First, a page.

You accidentally uploaded a file with sensitive data (e.g., hard-coded credentials such as a database username and password) to a Git repository. You want to eliminate it from the Git repository so all of its history are removed from the previous commits and it is unretrievable. How do you do this?
WARNING: This will delete data. Some people rely on Git repos as a disaster recovery product. Only do this if you know what you are doing or if the Git repo is not that important and can be restored from somewhere else.
1. Change directories to be in the Git repository: cd /path/to/git/nameOfrepo
2. Remove the file that needs to be removed: git rm filename
3. Run this command:
git filter-branch --force --index-filter 'git rm --cached --ignore-unmatch subdir/path/foobar.txt' --prune-empty --tag-name-filter cat -- --all
# Replace "subdir/path" with the path from the Git repo to where the file is that needs to be eliminated. This is relative to the directory you are currently in. If the file is not in a subdirectory of the Git repo, you will not have anything for "subdir/path" -- not even a slash.
# Replace "foobar.txt" with the name of the file you want eliminated.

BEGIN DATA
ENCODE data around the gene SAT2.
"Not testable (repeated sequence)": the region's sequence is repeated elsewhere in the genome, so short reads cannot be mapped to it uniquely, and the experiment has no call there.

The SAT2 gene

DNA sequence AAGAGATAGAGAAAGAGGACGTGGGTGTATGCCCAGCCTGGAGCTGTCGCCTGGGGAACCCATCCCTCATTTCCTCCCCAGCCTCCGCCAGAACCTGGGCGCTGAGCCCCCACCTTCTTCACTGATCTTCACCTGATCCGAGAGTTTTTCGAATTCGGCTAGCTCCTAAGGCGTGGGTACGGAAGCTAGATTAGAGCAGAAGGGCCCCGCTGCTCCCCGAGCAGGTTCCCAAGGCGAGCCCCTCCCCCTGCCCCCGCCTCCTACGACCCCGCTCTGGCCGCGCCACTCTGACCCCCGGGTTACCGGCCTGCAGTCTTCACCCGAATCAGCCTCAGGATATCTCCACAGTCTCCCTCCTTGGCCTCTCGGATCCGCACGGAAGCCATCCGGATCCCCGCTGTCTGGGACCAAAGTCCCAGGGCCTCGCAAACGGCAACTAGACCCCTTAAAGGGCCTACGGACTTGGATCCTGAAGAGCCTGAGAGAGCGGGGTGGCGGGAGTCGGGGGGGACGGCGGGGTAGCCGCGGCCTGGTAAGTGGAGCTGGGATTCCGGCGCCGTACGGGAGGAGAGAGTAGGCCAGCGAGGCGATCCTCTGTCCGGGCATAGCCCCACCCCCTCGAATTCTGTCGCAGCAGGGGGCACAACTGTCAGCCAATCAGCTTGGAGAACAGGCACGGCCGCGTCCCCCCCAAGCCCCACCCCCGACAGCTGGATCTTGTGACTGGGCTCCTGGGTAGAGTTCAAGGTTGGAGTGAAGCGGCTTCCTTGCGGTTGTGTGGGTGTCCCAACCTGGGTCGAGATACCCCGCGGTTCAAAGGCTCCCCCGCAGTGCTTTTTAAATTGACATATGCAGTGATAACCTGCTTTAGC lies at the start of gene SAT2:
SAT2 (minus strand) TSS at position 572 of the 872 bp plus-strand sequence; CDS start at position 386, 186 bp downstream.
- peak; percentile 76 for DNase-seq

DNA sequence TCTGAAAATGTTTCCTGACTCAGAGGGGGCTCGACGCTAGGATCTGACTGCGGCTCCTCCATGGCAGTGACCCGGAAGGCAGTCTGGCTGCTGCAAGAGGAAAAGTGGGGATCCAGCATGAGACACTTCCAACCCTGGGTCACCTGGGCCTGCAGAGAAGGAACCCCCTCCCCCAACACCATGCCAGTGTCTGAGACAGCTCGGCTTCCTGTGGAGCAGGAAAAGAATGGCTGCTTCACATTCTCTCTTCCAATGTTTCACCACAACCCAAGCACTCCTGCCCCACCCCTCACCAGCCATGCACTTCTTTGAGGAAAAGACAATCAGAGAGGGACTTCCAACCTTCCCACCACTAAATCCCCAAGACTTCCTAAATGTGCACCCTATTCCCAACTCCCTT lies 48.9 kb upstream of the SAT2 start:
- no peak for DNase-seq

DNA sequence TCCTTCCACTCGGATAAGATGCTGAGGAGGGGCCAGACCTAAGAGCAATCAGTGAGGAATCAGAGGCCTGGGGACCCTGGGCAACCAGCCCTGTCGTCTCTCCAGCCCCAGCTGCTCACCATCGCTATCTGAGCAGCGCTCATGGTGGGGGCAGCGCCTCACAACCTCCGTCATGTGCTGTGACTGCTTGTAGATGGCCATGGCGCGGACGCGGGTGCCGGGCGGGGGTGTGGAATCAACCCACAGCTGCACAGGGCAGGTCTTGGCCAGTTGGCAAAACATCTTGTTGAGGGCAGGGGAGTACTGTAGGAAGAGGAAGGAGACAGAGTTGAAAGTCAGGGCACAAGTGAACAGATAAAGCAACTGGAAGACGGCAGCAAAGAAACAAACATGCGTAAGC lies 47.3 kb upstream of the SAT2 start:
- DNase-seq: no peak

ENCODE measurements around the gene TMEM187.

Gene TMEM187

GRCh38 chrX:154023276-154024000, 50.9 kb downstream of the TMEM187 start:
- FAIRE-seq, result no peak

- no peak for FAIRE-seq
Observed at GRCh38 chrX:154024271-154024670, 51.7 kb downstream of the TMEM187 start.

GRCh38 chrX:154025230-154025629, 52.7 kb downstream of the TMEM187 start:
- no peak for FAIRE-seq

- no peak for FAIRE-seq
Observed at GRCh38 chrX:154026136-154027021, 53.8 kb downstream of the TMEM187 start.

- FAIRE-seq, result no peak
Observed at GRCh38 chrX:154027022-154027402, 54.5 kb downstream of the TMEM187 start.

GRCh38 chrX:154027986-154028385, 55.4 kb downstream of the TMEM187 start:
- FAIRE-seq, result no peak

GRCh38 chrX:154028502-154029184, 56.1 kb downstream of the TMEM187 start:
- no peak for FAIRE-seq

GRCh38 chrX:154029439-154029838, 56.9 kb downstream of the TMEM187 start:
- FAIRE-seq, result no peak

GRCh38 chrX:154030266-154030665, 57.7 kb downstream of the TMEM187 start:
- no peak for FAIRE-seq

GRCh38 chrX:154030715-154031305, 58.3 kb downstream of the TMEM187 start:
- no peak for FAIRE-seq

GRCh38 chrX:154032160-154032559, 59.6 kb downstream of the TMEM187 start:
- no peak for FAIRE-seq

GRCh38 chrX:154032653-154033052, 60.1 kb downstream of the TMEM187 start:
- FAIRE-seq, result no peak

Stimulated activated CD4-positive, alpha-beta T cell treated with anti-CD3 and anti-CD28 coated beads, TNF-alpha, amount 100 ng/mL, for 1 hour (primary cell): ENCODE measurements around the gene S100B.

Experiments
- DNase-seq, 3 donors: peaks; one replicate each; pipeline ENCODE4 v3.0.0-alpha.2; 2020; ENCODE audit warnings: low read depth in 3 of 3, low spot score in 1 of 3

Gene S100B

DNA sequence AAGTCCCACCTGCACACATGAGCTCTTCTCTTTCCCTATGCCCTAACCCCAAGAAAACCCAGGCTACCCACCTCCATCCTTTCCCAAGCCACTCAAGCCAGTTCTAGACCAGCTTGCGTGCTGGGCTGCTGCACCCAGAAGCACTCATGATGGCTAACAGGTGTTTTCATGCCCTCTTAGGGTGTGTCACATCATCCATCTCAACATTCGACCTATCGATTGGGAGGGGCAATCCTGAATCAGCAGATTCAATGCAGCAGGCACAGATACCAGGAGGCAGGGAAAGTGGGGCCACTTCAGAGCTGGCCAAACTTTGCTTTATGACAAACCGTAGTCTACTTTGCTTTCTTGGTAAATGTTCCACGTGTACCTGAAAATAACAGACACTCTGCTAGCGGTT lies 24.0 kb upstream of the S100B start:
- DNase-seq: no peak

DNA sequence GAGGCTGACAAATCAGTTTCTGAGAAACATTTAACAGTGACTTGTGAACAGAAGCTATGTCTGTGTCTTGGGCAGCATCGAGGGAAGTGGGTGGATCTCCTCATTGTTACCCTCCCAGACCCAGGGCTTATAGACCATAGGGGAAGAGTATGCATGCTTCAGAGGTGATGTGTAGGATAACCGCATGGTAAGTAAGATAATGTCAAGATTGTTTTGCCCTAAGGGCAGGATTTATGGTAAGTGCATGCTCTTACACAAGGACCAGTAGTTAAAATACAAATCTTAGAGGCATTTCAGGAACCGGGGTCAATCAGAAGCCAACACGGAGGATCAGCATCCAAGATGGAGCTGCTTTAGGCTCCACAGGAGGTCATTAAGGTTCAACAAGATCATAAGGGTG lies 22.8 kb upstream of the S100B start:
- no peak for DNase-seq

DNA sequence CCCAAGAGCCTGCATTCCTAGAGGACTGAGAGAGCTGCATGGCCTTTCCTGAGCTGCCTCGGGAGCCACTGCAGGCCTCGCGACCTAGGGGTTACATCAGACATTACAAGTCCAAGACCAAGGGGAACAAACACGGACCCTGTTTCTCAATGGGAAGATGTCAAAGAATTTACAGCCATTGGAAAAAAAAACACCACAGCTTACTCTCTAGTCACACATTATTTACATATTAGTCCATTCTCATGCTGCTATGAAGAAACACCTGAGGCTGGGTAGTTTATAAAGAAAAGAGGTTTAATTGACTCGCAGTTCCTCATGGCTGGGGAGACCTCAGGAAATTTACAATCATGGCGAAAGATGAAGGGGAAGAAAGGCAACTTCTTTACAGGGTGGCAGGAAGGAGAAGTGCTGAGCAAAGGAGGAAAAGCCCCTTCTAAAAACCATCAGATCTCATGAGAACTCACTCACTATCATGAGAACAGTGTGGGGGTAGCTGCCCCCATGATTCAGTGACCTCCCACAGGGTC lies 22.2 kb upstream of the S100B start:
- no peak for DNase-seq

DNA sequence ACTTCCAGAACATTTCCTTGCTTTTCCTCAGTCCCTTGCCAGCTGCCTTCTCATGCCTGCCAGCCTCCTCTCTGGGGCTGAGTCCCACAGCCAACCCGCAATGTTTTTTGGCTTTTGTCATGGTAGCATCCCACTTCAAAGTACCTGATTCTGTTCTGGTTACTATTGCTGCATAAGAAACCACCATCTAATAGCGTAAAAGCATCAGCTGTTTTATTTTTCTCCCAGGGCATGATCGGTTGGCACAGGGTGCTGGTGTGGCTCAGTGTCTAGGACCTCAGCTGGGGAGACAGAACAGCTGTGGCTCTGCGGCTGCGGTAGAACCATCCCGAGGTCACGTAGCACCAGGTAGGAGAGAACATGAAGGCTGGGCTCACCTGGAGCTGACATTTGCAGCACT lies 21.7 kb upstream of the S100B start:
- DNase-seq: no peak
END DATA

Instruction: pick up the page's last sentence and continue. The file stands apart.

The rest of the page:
# If you receive an inexplicable error, try to do step #4 first, then do step #3.
4. Run this command: git commit -m "Eliminated a file"
5. Run this command: git push origin --force --all
6. Run this command: git push origin --force --tags
7. There are strategies to avoid accidental commits. The gitignore file may help you. To learn more, see this link.
Sometimes managers push employees to work too quickly. When you work quickly you can be careless. You may want to change jobs because your boss may not appreciate the quality and quantity of work you do. Email sales [at] americandevops [dot] com for potential new opportunities in the U.S. Sponsorship is sometimes available. If you want a list of books on Git, see this link.